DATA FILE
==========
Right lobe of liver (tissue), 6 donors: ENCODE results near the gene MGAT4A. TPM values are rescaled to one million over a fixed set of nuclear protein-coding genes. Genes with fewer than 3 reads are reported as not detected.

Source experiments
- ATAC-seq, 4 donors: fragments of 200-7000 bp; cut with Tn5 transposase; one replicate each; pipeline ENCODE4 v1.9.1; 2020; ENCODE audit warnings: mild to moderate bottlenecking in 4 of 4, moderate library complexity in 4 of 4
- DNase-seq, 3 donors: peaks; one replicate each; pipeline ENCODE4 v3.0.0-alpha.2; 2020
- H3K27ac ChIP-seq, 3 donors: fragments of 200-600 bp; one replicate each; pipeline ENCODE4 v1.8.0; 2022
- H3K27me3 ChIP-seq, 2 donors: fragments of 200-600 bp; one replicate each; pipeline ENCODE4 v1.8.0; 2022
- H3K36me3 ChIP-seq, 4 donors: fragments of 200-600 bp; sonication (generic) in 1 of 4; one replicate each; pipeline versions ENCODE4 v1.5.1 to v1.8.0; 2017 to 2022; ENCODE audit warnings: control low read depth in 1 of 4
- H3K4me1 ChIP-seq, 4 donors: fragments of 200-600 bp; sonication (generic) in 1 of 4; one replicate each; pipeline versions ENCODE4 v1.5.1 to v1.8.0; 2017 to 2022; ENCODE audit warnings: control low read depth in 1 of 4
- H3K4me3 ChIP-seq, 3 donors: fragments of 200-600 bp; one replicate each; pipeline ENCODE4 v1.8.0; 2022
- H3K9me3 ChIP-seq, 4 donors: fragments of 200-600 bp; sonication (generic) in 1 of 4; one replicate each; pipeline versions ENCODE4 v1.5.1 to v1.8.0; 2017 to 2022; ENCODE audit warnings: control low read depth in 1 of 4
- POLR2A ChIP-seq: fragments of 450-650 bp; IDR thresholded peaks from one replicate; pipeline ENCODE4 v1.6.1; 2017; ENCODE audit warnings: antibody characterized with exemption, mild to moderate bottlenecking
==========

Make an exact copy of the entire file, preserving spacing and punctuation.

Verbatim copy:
Right lobe of liver (tissue), 6 donors: ENCODE results near the gene MGAT4A. TPM values are rescaled to one million over a fixed set of nuclear protein-coding genes. Genes with fewer than 3 reads are reported as not detected.

Source experiments
- ATAC-seq, 4 donors: fragments of 200-7000 bp; cut with Tn5 transposase; one replicate each; pipeline ENCODE4 v1.9.1; 2020; ENCODE audit warnings: mild to moderate bottlenecking in 4 of 4, moderate library complexity in 4 of 4
- DNase-seq, 3 donors: peaks; one replicate each; pipeline ENCODE4 v3.0.0-alpha.2; 2020
- H3K27ac ChIP-seq, 3 donors: fragments of 200-600 bp; one replicate each; pipeline ENCODE4 v1.8.0; 2022
- H3K27me3 ChIP-seq, 2 donors: fragments of 200-600 bp; one replicate each; pipeline ENCODE4 v1.8.0; 2022
- H3K36me3 ChIP-seq, 4 donors: fragments of 200-600 bp; sonication (generic) in 1 of 4; one replicate each; pipeline versions ENCODE4 v1.5.1 to v1.8.0; 2017 to 2022; ENCODE audit warnings: control low read depth in 1 of 4
- H3K4me1 ChIP-seq, 4 donors: fragments of 200-600 bp; sonication (generic) in 1 of 4; one replicate each; pipeline versions ENCODE4 v1.5.1 to v1.8.0; 2017 to 2022; ENCODE audit warnings: control low read depth in 1 of 4
- H3K4me3 ChIP-seq, 3 donors: fragments of 200-600 bp; one replicate each; pipeline ENCODE4 v1.8.0; 2022
- H3K9me3 ChIP-seq, 4 donors: fragments of 200-600 bp; sonication (generic) in 1 of 4; one replicate each; pipeline versions ENCODE4 v1.5.1 to v1.8.0; 2017 to 2022; ENCODE audit warnings: control low read depth in 1 of 4
- POLR2A ChIP-seq: fragments of 450-650 bp; IDR thresholded peaks from one replicate; pipeline ENCODE4 v1.6.1; 2017; ENCODE audit warnings: antibody characterized with exemption, mild to moderate bottlenecking